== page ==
We definitely did end up seeing some snow on our week-long trip to Finland. We saw some on our way up to Oulu:
and quite a bit when we drove back this past Saturday:
Interestingly enough, no snow fell where we were actually staying, only in areas that were further south! Pretty much the opposite of what we expected.
When we arrived at J’s parents’ place, his mother had a Finnish classic waiting for us– Janssonin kiusaus (Jansson’s temptation), a casserole of julienned potatoes, onions, and sardines (or sprats). It’s good, simple comfort food. We’ve made it at home a few times, but ours always tastes different from the one his mom made– I think it all depends on what kind of canned fish you use.
It was served with pickled beets and pickle slices, and was good and filling after a day of just snacking in the car.
It’s kind of funny– I’ve been to Finland so many times now that I wondered if I had run out of new things to try. It would be such a bummer not to discover something new on this trip! As it turned out, I had nothing to worry about. A few evenings into our trip, J’s mother announced that our first course for dinner would be rössypottu, a dish popular in the Oulu region.
She had only made a little bit, I think because she thought I might not like it– it’s a stew with potatoes, bits of pork, and cubes of blood pudding (the brown stuff in the picture). I know that would creep out a lot of people, but since I’m a fan of Estonian blood sausage, it didn’t bother me at all, and I gladly finished off my bowl. Very simple, but very good if you appreciate the taste of that one particular ingredient :-). And I love that J’s mom goes out of her way to make things for me that I haven’t tried before! Even though my conversations with his parents can still be awkward because of my shaky command of Finnish, they definitely understand how much I like food.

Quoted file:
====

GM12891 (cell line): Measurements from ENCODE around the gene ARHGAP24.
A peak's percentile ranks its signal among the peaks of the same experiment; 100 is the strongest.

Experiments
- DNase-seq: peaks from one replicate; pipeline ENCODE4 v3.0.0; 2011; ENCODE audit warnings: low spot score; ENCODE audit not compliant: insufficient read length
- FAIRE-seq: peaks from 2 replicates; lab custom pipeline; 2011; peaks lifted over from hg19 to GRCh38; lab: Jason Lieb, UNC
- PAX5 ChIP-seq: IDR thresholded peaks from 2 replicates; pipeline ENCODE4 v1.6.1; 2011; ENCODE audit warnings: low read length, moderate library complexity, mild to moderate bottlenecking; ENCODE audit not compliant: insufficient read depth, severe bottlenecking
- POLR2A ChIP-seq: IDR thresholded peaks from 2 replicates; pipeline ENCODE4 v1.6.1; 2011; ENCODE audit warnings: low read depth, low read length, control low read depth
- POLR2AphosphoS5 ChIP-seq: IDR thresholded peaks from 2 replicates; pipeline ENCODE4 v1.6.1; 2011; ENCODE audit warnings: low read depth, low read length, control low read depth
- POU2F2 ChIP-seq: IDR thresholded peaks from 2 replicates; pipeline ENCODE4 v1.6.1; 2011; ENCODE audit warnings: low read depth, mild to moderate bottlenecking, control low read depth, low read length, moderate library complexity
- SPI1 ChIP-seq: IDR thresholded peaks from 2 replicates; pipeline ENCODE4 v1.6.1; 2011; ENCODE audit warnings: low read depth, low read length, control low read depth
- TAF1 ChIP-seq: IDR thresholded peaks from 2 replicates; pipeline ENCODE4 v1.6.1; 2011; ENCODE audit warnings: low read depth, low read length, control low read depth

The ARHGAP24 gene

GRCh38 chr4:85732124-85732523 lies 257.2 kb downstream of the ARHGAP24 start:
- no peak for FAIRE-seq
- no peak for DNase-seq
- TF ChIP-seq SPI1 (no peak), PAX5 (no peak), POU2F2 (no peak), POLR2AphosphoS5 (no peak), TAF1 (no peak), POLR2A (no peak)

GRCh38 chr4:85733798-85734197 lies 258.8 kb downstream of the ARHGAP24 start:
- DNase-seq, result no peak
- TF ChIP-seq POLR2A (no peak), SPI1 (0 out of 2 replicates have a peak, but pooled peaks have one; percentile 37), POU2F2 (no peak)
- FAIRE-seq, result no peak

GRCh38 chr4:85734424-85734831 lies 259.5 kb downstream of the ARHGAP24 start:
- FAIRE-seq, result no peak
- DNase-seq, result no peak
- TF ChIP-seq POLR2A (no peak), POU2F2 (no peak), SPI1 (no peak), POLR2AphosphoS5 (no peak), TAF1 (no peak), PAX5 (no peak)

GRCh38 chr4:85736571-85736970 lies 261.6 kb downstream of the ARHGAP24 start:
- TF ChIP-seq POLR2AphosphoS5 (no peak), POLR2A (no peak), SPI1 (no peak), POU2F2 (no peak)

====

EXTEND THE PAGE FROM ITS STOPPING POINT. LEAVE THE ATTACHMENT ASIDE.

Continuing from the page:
For dessert there was lappapuuro, which is also a popular dessert in Estonia (where it’s called mannavaht). It’s made of lingonberries (or juice), sugar, and farina. Once that combination is cooked and cooled, it’s whipped to incorporate air into it and turn it from porridge to fluff. 🙂
Even though I’d had this dessert before, J’s mother’s was so much better because she used actual berries instead of just juice, so the berry flavor was strong and tart. The tartness is mellowed a bit by a sprinkle of sugar and a splash of cream added on top. The smooth, fluffy texture makes it fun to eat.
Viili was something I’d heard J’s family talk about on past trips but I’d never tried it, so I picked up a cup (strawberry flavor) from the grocery store. It’s a yogurt-like dairy product, so I figured I’d like it.
Unfortunately… not so much. The taste was fine– mild, not too sweet or too sour. But I couldn’t get over the texture. For lack of a better word, it was goopy– sort of liquidy and rubbery at the same time. The Wikipedia entry says it better: “It has a ropy, gelatinous consistency.” I only ate a little bit and tossed the rest, but hey, now I know! Luckily there are still tons of other tasty dairy products in Finland for me to enjoy.
Be back with more tomorrow!